linux_serial_console

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linux_serial_console [22.08.2019 09:55] (current)
Pascal Suter created
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 +====== Linux serial console ======
 +here is how to set up your linux to also show a console via serial port. this is especially useful for remote-administration using a serial link to another computer or using IPMI's Serial over Lan (SOL) if you have a out of band management interface like an RMM or ILO or whatever your Hardware vendor calls it. 
 +
 +basically we need to add the ''console='' option to our kernel command line. Serial console support is by the way something that needs to be compiled into the kernel. Most common distributions have this enabled by default. 
 +here is the description of the ''console'' boot option from the [[https://www.kernel.org/doc/html/latest/admin-guide/serial-console.html|linux kernel documentation]]
 +<code>
 +console=device,options
 +
 +device:         tty0 for the foreground virtual console
 +                ttyX for any other virtual console
 +                ttySx for a serial port
 +                lp0 for the first parallel port
 +                ttyUSB0 for the first USB serial device
 +
 +options:        depend on the driver. For the serial port this
 +                defines the baudrate/parity/bits/flow control of
 +                the port, in the format BBBBPNF, where BBBB is the
 +                speed, P is parity (n/o/e), N is number of bits,
 +                and F is flow control ('r' for RTS). Default is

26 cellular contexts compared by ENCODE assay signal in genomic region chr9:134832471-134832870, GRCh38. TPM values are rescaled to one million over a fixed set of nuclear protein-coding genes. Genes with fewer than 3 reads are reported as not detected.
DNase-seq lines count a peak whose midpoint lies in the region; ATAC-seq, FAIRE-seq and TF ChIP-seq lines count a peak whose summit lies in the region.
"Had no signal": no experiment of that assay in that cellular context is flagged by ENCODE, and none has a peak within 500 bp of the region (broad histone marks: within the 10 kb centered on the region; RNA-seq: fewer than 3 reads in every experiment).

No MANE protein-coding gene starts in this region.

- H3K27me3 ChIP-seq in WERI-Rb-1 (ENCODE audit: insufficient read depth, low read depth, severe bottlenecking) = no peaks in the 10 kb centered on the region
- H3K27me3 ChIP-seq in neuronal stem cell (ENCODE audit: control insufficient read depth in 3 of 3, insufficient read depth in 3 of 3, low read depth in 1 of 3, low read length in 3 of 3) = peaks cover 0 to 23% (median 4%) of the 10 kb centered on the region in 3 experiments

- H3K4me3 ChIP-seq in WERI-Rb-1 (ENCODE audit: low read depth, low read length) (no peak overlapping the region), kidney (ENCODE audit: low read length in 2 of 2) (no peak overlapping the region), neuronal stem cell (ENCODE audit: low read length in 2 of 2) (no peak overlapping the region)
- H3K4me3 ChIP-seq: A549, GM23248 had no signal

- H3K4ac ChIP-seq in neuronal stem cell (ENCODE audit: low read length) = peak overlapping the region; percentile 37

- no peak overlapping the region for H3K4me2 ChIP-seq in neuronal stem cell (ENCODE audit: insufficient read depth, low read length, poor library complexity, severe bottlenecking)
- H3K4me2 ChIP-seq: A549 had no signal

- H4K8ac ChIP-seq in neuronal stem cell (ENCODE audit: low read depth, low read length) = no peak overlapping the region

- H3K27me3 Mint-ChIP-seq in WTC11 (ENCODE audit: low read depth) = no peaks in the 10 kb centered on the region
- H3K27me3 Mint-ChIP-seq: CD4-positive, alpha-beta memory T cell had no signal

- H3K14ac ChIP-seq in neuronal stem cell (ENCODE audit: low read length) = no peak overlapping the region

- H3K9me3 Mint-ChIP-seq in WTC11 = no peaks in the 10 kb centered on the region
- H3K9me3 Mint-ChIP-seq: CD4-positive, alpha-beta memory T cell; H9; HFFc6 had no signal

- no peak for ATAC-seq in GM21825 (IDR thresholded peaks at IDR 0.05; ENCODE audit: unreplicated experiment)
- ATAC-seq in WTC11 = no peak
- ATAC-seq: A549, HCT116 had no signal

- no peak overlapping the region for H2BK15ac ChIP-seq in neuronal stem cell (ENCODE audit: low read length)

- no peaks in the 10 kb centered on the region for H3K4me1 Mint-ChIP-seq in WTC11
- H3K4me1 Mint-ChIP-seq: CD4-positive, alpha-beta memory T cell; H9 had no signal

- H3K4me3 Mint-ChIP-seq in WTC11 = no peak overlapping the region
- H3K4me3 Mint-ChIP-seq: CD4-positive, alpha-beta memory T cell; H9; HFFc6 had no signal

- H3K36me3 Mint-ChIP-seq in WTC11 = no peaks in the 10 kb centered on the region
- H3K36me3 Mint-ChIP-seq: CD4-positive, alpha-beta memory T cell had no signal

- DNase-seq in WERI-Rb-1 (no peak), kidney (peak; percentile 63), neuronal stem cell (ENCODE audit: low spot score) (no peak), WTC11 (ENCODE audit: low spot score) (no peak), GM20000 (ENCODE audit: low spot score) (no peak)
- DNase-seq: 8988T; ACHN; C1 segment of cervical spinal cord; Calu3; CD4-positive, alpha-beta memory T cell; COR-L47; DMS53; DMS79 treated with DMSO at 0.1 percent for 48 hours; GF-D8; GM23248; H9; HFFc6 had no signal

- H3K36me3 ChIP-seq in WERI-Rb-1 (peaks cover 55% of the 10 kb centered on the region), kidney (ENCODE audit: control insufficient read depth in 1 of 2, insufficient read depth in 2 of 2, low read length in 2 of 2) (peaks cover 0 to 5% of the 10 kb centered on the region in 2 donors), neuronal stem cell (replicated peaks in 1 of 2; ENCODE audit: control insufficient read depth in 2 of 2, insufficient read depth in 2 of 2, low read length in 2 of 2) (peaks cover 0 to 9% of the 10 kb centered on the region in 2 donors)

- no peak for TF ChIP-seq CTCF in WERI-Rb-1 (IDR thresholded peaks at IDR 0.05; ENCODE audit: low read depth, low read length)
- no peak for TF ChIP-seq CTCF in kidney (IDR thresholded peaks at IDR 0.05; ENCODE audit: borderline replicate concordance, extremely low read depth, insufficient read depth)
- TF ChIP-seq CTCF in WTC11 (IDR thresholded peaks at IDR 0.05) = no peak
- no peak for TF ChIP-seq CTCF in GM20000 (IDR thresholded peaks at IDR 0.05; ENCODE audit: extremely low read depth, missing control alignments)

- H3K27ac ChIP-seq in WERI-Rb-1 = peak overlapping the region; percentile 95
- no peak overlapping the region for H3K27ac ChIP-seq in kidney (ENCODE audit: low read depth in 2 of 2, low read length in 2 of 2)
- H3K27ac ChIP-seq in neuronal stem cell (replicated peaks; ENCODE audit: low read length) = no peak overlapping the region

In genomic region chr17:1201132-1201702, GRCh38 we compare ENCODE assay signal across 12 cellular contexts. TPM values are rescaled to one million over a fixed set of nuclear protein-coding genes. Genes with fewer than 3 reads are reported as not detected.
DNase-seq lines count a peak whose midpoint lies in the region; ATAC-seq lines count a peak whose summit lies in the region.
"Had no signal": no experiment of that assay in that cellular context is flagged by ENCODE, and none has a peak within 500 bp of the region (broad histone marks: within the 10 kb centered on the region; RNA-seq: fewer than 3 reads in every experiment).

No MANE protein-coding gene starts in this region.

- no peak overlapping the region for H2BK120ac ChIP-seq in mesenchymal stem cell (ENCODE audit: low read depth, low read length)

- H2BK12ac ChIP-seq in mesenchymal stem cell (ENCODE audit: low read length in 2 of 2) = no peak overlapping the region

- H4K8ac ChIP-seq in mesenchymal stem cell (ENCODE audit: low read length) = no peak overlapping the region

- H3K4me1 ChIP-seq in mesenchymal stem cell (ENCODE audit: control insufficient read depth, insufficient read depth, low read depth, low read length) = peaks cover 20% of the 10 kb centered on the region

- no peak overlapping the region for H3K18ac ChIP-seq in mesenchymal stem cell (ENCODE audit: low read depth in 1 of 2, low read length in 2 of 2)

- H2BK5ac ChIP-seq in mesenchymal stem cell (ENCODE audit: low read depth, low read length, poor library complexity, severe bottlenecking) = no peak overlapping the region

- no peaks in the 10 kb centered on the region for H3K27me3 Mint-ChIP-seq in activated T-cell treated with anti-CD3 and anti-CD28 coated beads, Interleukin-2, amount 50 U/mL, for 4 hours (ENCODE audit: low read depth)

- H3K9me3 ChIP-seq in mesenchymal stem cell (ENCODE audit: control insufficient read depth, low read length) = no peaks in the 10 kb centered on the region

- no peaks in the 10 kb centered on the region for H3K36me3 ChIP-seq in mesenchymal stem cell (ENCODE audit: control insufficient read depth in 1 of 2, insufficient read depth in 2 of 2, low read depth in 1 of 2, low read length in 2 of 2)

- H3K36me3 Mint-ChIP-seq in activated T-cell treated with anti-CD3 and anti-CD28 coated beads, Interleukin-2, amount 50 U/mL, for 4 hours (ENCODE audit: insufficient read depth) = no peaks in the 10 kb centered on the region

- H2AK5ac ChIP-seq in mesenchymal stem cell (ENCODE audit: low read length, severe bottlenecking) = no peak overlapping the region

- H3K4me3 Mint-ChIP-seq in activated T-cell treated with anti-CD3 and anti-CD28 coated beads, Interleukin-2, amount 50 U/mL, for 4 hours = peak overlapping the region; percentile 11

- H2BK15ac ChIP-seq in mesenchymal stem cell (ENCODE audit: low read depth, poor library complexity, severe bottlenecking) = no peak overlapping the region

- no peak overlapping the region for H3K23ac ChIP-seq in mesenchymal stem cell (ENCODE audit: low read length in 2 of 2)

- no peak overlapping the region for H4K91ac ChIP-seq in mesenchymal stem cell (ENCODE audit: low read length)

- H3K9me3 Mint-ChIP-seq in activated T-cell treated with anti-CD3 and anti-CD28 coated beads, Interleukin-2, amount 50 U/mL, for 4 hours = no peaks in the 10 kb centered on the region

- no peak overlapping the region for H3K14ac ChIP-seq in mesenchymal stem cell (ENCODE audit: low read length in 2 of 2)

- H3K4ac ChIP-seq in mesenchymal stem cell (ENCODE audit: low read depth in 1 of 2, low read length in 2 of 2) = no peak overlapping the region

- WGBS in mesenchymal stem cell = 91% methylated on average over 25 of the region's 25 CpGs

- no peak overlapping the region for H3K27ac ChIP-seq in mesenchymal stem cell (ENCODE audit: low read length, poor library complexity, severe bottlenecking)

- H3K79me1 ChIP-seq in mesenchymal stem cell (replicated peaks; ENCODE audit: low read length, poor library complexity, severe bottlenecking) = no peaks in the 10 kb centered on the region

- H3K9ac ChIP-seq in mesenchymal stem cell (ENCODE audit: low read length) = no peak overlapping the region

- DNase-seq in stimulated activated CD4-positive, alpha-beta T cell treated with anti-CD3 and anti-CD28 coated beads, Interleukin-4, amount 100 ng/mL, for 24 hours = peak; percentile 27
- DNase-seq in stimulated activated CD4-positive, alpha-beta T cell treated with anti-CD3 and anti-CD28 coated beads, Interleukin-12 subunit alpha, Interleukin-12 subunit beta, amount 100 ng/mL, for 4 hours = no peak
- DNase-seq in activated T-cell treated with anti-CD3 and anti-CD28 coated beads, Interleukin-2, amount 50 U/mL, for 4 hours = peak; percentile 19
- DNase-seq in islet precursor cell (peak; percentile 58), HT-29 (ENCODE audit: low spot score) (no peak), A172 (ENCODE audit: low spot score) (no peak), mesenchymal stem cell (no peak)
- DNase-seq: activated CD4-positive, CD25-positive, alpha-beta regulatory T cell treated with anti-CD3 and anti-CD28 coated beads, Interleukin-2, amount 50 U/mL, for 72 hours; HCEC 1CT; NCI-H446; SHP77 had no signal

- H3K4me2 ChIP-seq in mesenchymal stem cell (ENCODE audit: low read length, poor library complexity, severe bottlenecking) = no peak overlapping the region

+                9600n8. The maximum baudrate is 115200.
 +</code>
 +If you also want to enable BIOS access, you need to enable the serial console forwarding in the BIOS menu as well. This is usually located under ''Advanced'' and then something like ''serial interface settings''. In there you can select the Baud rate and protocol. I'd recommend to use ''115200'' and the ''VT100+'' so you get colors when you are in your bios. otherwise it might be hard or impossible to see which options are selected or currently highlighted. 
 +
 +based on that setting, your kernel should be set to the same baud rate. again, use the fastest you can, as having a low baud rate could slow things down during boot. 
 +
 +in CentOS and some other distributions we can now do the following to add the ''console'' option to our linux kernel command line: 
 +
 +edit the file ''/etc/default/grub'' and edit the line that starts with ''GRUB_CMDLINE_LINUX'' and add ''console=ttyS0,115200n8'' to the end of it. here is an example from a scientific linux installation: 
 +  GRUB_CMDLINE_LINUX="crashkernel=auto rd.lvm.lv=scientific/root rd.lvm.lv=scientific/swap rhgb quiet console=ttyS0,115200n8"
 +now re-create the grub config. in CentOS and other RedHat based distributions that's done like so: 
 +  grub2-mkconfig -o /boot/efi/EFI/redhat/grub.cfg
 +after your next reboot you should be able to access the console via serial port ttyS0 which is usually the one linked to the BMC / RMM / ILO whatever you call it. 
 +
 +===== i want it now! =====
 +if you want to enable the serial console right away without a reboot, you need to first set the speed of your serial console and then start the console: 
 +  stty -F /dev/ttyS0 speed 115200
 +  systemctl start getty@ttyS0
 +
 +===== connect via IPMI to the SOL console =====
 +using ipmitool you can now connect to the serial over lan console with a command like this: 
 +  ipmitool -H myserverRMM -U admin -P addminpassword -I lanplus sol activate
 +to leave the console session, you can type ''~.'' and to get help regarding such commands you can type ''~?''
 +
 +
  
  • linux_serial_console.txt
  • Last modified: 22.08.2019 09:55
  • by Pascal Suter